Nonfiction > Henry Craik, ed. > English Prose > Vol. V. Nineteenth Century
Henry Craik, ed.  English Prose.  1916.
Vol. V. Nineteenth Century
Teufelsdröckh: the Everlasting Yea
By Thomas Carlyle (1795–1881)
From Sartor Resartus

BEAUTIFUL it was to sit there, as in my skyey Tent, musing and meditating; on the high table-land, in front of the Mountains; over me, as roof, the azure Dome, and around me, for walls, four azure-flowing curtains,—namely, of the Four azure Winds, on whose bottom fringes also I have seen gilding. And then to fancy the fair Castles that stood sheltered in these Mountain hollows; with their green flower-lawns and white dames and damosels lovely enough: or better still, the straw-roofed Cottages, wherein stood many a Mother baking bread, with her children round her:—all hidden and protectingly folded-up in the valley folds; yet there and alive, as sure as if I beheld them. Or to see, as well as fancy, the nine Towns and Villages, that lay round my mountain-seat, which, in still weather, were wont to speak to me, by their steeple bells, with metal tongue; and, in almost all weather, proclaimed their vitality by repeated Smoke clouds; whereon, as on a culinary horologe, I might read the hour of the day. For it was the smoke of cookery, as kind housewives at morning, midday, eventide, were boiling their husbands’ kettles; and ever a blue pillar rose up into the air, successively or simultaneously, from each of the nine, saying, as plainly as smoke could say: Such and such a meal is getting ready here. Not uninteresting! For you have the whole Borough, with all its love-makings and scandal-mongeries, contentions and contentments, as in miniature, and could cover it all with your hat.—If, in my wide Wayfarings, I had learned to look into the business of the World in its details, here perhaps was the place for combining it into general propositions, and deducing inferences therefrom.
  Often also could I see the black Tempest marching in anger through the Distance: round some Schreckhorn, as yet grim-blue, would the eddying vapour gather, and there tumultuously eddy, and flow down like a mad witch’s hair; till, after a space it vanished, and in the clear sunbeam, your Schreckhorn stood smiling grim-white, for the vapour has held snow. How thou fermentest and elaboratest, in thy great fermenting-vat and laboratory of an Atmosphere, of a World, O Nature!—Or what is Nature? Ha! why do I not name thee God? Art not thou the “Living Garment of God”? O Heavens, is it in very deed, He, then, that ever speaks through thee; that lives and loves in thee, that lives and loves in me?  2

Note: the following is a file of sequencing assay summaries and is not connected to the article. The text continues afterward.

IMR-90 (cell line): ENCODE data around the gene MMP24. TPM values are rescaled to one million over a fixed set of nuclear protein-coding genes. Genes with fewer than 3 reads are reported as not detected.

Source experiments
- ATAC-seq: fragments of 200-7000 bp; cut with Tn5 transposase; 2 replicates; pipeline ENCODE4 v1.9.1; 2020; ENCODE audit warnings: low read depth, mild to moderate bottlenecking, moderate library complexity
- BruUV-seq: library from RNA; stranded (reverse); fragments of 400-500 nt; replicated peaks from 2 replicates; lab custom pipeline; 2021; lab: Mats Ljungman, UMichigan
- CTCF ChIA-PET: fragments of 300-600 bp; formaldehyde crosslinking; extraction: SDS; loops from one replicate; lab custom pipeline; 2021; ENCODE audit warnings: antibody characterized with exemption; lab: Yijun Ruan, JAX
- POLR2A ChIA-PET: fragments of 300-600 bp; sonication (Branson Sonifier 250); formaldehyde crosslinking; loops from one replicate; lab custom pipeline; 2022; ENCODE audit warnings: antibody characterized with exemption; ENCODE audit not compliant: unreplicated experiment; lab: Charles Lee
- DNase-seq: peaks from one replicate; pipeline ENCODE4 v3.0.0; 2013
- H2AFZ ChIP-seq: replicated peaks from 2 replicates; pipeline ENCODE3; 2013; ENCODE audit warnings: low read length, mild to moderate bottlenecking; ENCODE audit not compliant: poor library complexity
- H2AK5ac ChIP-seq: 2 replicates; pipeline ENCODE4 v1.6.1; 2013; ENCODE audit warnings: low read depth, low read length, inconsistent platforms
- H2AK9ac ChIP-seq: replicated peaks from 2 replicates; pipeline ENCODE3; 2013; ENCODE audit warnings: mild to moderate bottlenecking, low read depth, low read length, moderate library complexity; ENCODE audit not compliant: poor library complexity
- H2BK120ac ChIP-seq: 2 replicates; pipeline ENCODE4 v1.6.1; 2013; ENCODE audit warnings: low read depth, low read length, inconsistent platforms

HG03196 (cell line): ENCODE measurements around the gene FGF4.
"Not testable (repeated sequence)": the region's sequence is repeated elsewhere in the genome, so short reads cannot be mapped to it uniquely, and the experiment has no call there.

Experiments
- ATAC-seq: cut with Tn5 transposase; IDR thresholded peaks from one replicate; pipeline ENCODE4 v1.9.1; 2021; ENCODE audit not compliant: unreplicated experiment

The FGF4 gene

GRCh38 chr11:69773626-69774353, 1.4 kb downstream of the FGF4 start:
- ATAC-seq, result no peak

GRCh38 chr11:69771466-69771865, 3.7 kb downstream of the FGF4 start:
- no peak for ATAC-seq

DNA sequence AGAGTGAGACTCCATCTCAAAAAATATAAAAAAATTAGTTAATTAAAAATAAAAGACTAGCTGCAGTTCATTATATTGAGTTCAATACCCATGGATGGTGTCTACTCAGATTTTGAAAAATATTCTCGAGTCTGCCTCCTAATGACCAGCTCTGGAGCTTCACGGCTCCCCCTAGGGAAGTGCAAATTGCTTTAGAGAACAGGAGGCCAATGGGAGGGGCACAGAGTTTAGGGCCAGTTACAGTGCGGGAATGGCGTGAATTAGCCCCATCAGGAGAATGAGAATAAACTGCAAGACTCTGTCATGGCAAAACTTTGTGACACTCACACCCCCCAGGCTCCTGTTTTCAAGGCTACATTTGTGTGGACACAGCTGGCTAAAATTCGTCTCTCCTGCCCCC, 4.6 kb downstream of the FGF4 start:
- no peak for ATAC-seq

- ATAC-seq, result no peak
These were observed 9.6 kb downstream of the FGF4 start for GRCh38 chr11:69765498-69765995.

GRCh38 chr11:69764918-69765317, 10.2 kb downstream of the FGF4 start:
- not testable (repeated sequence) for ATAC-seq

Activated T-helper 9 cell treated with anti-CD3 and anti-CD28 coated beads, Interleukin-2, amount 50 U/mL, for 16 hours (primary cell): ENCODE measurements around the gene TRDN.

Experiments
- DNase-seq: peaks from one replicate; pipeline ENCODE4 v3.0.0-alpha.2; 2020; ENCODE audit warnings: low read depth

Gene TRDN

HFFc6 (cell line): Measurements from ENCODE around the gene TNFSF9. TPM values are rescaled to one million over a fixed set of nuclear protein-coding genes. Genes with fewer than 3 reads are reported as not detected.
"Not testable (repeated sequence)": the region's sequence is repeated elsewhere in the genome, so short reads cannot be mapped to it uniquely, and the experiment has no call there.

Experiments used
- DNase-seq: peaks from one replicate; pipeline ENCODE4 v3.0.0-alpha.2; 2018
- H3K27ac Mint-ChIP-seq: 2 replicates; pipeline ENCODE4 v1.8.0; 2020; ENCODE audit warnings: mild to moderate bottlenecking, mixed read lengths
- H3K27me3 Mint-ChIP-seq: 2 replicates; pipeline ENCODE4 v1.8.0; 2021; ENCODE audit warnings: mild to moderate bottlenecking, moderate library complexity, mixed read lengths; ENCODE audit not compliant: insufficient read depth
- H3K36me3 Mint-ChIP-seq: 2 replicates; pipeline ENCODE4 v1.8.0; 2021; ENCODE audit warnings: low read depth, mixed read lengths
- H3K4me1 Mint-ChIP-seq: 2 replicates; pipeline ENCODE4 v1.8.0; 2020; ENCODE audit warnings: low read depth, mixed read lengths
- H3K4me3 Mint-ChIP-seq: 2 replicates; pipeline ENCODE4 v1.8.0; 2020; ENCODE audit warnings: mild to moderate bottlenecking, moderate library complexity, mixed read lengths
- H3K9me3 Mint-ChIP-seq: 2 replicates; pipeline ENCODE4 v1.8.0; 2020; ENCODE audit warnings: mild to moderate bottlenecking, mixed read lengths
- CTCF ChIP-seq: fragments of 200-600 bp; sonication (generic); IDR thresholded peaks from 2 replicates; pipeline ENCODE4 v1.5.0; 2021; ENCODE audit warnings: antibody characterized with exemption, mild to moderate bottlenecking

Fore-shadows, call them rather fore-splendours, of that Truth, and Beginning of Truths, fell mysteriously over my soul. Sweeter than Dayspring to the Shipwrecked in Nova Zembla; ah, like the mother’s voice to her little child that strays bewildered, weeping, in unknown tumults; like soft streamings of celestial music to my too exasperated heart, came that Evangel. The Universe is not dead and demoniacal, a charnel house with spectres; but godlike and my Father’s!  3
  With other eyes, too, could I now look upon my fellow man; with an infinite Love, with an infinite Pity. Poor, wandering, wayward man! Art thou not tired, and beaten with stripes, even as I am? Ever, whether thou bear the royal mantle or the beggar’s gabardine, art thou not so weary, so heavy-laden; and thy Bed of Rest is but a Grave. O my Brother, my Brother, why cannot I shelter thee in my bosom, and wipe away all tears from thy eyes! Truly, the din of many-voiced Life, which, in this solitude, with the mind’s organ, I could hear, was no longer a maddening discord, but a melting one; like inarticulate cries, and sobbings of a dumb creature, which in the ear of Heaven are prayers. The poor Earth, with her poor joys, was now my Needy Mother, not my cruel Stepdame; Man, with his so mad Wants and his so mean Endeavours, had become the dearest to me; and even for his sufferings and his sins, I now first named him Brother. Thus was I standing in the porch of that “Sanctuary of Sorrow”; by strange, steep ways had I too been guided thither; and ere long its sacred gates would open, and the “Divine Depth of Sorrow” lie disclosed to me.  4

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